Finally, we arrive at the social-activism prong of CM’s attack on traditionalism which, oddly, he seems to be extended even to the current edition of the Missale Romanum. This is classic museum-piece liberal stuff. Note again his mistake in saying the older form of Mass was abrogated:
We need to reassert our commitment to the whole of liturgical history and to the movement for liturgical development in its entirety; we cannot be held hostage by those who claim the agenda is solely about a particular version of the Roman Rite, which Paul VI abrogated over 35 years ago. There is so much to do with future developments of the Roman Rite that we need to move on. There are serious pastoral questions yet to be faced. How do we respond to the call for a deeper understanding of post-colonial liturgy? Do our celebrations have underlying structures that oppress minorities, particularly people of other races, the powerless, the marginalised? In what ways can and should the liturgy respond to those whose hunger for Christ is not being met in our present celebrations? How can preaching truly make present Christ as he speaks from the ambo?
"Held hostage"? Wow. I guess we the unimaginative who failure to appreaciate the issues are pretty powerful after all.
CM’s peroration shows that he desires to re-write the Novus Ordo according to his Catholic imagination.
Frankly, although he defends the dubious continuity of the pre-Conciliar and post-Conciliar rites with one side of his mouth, he appears to want to eliminate anything Roman, or perhaps European or Western. For CW I think we can assume that something appropriately "post-colonial" will be open to all manner of local adaption according to his imagined "inculturation". Liturgy is thus to be an instrument of social change, of realization of the marginalized (except for the liturgically benighted who desire older forms of liturgy). He comment about preaching ("from the ambo"), in this context, suggests that those same marginalized poor and oppressed are probably supposed to be at that ambo preaching in place of the clergy. I’ll just bet he holds to that, too. If that is true, then I would respond with what the CDW wrote in Redemptionis Sacramentum. The CDW understands what abrogate means:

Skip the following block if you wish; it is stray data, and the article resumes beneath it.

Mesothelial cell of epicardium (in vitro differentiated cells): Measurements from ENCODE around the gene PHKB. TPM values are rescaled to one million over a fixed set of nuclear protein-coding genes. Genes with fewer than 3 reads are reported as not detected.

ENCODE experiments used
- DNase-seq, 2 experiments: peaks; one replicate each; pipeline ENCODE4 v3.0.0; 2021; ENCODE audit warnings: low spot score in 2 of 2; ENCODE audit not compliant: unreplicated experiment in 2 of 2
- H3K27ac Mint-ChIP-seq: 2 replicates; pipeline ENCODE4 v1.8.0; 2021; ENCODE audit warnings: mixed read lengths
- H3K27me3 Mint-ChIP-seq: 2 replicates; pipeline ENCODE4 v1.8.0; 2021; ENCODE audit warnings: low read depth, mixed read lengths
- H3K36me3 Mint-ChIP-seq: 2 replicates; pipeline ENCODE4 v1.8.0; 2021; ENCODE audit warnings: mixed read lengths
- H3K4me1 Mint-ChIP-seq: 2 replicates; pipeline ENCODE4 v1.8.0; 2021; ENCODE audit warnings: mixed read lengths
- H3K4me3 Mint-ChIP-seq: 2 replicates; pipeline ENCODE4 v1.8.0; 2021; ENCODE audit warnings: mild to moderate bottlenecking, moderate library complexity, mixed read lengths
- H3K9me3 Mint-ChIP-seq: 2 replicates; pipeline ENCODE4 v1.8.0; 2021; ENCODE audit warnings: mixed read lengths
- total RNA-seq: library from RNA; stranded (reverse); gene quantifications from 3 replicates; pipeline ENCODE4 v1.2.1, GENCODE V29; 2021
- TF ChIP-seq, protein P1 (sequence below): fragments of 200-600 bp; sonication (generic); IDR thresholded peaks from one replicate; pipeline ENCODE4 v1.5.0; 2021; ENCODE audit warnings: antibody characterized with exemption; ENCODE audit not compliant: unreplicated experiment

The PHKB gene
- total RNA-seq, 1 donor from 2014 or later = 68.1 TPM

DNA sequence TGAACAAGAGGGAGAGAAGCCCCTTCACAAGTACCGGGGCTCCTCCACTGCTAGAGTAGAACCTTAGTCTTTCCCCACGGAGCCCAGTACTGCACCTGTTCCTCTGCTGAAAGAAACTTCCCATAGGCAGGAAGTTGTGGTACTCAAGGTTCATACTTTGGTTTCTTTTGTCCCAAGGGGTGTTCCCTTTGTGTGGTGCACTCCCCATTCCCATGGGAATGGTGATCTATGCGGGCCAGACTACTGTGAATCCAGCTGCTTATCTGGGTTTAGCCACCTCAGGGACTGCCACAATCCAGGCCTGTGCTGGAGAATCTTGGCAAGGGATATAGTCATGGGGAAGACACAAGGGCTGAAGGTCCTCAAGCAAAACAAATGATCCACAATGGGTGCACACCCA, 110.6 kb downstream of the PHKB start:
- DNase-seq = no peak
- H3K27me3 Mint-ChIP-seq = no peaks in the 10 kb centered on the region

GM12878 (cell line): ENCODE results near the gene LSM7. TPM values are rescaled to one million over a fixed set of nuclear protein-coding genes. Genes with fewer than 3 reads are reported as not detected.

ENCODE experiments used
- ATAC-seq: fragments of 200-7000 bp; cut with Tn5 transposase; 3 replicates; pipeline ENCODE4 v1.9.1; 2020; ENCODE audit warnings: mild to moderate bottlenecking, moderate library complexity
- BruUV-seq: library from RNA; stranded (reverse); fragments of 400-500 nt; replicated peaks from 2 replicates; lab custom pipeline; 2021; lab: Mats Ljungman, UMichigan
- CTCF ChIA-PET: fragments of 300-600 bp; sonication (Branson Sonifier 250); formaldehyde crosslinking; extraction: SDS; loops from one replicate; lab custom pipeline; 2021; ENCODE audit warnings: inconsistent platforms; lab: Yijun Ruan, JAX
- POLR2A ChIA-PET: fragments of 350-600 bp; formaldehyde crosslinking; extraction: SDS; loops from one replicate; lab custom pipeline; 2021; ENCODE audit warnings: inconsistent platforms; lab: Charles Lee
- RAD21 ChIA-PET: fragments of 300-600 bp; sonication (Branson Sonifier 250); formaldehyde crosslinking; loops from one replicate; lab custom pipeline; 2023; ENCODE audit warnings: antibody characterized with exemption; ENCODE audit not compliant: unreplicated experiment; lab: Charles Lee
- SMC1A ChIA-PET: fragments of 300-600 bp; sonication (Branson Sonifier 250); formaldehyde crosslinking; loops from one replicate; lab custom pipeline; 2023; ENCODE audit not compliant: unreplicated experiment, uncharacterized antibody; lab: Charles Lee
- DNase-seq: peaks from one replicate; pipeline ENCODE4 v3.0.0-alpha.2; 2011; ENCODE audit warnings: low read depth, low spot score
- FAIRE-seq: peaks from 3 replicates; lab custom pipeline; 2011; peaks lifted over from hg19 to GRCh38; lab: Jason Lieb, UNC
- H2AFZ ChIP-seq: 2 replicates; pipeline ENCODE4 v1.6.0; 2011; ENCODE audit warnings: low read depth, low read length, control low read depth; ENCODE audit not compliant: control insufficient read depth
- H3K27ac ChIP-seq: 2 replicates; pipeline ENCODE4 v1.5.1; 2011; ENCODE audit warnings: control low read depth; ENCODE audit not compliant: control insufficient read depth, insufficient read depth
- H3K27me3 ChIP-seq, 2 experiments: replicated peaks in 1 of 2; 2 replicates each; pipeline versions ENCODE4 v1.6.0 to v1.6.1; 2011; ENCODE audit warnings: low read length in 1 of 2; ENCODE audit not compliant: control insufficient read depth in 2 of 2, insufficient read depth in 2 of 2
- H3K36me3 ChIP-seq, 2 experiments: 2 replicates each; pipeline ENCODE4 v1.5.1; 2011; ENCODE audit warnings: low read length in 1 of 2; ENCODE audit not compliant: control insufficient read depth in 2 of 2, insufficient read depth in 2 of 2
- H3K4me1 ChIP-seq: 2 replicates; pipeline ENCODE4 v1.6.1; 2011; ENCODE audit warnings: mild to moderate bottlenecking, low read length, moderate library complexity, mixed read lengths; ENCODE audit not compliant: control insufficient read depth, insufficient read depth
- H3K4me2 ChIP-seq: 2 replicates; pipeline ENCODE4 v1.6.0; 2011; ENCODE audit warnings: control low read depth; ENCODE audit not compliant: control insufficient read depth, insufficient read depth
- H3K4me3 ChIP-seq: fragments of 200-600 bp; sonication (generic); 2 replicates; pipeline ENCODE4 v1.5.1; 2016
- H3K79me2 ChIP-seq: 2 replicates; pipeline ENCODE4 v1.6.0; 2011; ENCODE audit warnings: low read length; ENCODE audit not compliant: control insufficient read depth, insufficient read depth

[65.] It should be borne in mind that any previous norm that may have admitted non-ordained faithful to give the homily during the eucharistic celebration is to be considered abrogated by the norm of canon 767 §1. This practice is reprobated, so that it cannot be permitted to attain the force of custom.
At any rate, CM, who says we need to stop the squabbling, has done little more than insult and pick a fight with anyone who values the use of pre-Conciliar forms. He shows that he is completely out of step with the mind of Pope Benedict, who has called for a "hermeneutic of continuity" rather than of disunity, in considering our history, present state, and view of the future. He has without question provided a public example of disrespect for those whom John Paul II in Ecclesia Dei adficta required respect by his "apostolic authority".
Using my Catholic imagination, his article gives me the impression of someone who knows he is now on the wrong side of the changing tide.
Can’t we all just not get along?